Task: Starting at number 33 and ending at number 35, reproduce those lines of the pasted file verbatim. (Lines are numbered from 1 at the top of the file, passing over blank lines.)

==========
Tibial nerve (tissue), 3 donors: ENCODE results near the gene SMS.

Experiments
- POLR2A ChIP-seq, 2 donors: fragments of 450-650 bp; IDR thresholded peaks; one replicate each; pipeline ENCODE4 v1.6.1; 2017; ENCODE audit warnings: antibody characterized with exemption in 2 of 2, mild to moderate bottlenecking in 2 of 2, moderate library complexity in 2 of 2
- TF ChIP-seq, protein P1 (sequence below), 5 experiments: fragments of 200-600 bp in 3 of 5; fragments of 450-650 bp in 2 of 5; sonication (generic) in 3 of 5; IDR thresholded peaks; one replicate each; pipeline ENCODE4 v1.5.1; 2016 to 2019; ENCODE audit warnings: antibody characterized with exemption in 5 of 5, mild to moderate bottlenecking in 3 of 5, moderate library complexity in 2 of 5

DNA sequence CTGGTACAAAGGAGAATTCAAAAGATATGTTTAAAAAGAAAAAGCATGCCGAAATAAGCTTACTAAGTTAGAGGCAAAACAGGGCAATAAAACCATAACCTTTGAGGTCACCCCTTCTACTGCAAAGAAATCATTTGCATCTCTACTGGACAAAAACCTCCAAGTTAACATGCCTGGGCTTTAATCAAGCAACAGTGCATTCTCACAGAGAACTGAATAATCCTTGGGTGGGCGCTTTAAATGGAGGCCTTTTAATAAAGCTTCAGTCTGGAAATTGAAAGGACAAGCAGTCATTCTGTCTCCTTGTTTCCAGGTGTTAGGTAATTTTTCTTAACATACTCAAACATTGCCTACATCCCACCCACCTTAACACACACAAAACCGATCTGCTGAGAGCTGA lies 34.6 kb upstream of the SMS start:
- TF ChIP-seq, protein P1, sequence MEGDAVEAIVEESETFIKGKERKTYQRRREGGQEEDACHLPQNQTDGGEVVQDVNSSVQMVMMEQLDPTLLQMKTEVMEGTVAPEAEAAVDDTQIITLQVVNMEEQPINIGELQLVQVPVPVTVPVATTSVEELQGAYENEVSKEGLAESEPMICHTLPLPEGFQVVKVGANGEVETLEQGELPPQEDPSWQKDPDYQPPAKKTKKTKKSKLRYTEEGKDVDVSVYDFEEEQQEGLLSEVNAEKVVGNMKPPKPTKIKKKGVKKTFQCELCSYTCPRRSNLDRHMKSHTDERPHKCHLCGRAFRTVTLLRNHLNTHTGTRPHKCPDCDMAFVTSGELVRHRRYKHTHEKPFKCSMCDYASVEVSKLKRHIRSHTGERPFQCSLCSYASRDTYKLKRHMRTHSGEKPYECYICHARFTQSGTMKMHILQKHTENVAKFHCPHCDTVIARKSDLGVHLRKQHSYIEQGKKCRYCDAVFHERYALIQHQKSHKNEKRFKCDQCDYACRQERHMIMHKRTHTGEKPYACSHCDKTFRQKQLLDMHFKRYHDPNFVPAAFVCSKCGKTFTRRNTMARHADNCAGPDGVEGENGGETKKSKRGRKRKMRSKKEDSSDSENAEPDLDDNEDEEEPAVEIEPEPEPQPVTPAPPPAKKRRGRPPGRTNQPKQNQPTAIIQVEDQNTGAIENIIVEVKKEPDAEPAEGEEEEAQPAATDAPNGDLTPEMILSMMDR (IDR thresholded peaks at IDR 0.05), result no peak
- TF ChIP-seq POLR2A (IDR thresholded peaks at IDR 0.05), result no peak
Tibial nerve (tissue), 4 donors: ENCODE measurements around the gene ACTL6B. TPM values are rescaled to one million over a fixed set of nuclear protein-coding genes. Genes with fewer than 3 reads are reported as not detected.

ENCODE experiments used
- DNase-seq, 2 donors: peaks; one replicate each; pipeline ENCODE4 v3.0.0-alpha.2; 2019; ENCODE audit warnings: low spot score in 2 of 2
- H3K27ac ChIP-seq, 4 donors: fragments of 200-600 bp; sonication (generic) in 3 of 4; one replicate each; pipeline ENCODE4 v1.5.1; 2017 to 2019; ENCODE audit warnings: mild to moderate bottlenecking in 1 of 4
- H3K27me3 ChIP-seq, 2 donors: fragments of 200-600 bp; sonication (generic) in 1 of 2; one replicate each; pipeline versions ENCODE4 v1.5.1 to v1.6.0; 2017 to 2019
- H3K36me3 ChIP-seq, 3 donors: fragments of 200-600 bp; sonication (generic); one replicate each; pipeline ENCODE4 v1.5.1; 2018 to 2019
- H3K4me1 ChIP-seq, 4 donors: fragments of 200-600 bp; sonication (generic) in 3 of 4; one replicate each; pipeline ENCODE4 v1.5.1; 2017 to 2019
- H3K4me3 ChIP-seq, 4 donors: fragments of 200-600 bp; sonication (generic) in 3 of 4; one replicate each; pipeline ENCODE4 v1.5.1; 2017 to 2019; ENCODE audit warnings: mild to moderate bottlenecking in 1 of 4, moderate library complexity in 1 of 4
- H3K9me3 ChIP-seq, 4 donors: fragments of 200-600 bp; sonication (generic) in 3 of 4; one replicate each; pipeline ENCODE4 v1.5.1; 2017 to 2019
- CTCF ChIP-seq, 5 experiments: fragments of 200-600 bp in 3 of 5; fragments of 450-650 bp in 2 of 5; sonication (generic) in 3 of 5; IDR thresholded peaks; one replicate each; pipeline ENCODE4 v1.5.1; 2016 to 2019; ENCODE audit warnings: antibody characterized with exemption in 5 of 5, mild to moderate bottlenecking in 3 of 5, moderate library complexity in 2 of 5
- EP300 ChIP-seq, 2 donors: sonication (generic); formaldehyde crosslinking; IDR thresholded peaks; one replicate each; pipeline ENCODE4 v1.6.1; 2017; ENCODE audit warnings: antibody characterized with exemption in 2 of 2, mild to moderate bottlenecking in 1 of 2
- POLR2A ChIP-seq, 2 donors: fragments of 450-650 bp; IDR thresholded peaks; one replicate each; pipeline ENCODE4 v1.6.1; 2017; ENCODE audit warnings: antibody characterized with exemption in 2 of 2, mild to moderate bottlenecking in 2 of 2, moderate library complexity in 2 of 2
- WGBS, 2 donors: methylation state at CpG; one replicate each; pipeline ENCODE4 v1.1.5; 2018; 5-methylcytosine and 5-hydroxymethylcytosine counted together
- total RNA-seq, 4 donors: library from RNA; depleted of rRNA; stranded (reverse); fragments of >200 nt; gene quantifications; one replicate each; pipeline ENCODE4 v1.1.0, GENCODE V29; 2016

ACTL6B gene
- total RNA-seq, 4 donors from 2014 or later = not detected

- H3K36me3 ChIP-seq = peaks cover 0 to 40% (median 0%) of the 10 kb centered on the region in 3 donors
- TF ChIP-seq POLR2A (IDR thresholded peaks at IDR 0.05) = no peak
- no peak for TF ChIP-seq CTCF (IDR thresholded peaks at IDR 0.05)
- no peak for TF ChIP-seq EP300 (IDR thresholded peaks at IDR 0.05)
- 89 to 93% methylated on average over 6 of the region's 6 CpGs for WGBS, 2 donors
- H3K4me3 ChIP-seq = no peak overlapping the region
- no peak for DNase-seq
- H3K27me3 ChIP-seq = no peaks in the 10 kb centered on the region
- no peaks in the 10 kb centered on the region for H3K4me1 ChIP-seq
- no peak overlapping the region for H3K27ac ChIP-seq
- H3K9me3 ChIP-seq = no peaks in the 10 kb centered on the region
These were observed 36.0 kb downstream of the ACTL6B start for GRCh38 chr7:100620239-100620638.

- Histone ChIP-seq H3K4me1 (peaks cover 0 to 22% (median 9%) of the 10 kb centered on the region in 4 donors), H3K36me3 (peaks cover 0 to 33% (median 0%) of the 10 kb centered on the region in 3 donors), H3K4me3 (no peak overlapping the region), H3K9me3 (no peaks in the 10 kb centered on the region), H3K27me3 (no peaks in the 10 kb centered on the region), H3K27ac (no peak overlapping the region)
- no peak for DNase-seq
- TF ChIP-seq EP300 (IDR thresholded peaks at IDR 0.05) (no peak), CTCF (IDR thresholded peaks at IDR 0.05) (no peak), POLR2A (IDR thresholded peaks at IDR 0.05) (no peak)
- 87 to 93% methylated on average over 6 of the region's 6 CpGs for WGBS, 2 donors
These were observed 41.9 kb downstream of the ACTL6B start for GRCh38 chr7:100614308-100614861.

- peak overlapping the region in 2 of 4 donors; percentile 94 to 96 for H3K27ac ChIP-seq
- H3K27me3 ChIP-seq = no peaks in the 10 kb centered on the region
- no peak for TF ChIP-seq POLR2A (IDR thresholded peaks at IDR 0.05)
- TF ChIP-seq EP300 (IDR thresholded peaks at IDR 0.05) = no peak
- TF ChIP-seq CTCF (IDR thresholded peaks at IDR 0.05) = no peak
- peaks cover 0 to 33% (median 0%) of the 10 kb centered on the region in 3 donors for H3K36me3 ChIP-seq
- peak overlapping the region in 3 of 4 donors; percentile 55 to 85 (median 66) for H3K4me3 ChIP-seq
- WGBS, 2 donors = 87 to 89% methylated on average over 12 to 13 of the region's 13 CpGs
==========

- no peak overlapping the region for H3K27ac ChIP-seq
- H3K9me3 ChIP-seq = no peaks in the 10 kb centered on the region
These were observed 36.0 kb downstream of the ACTL6B start for GRCh38 chr7:100620239-100620638.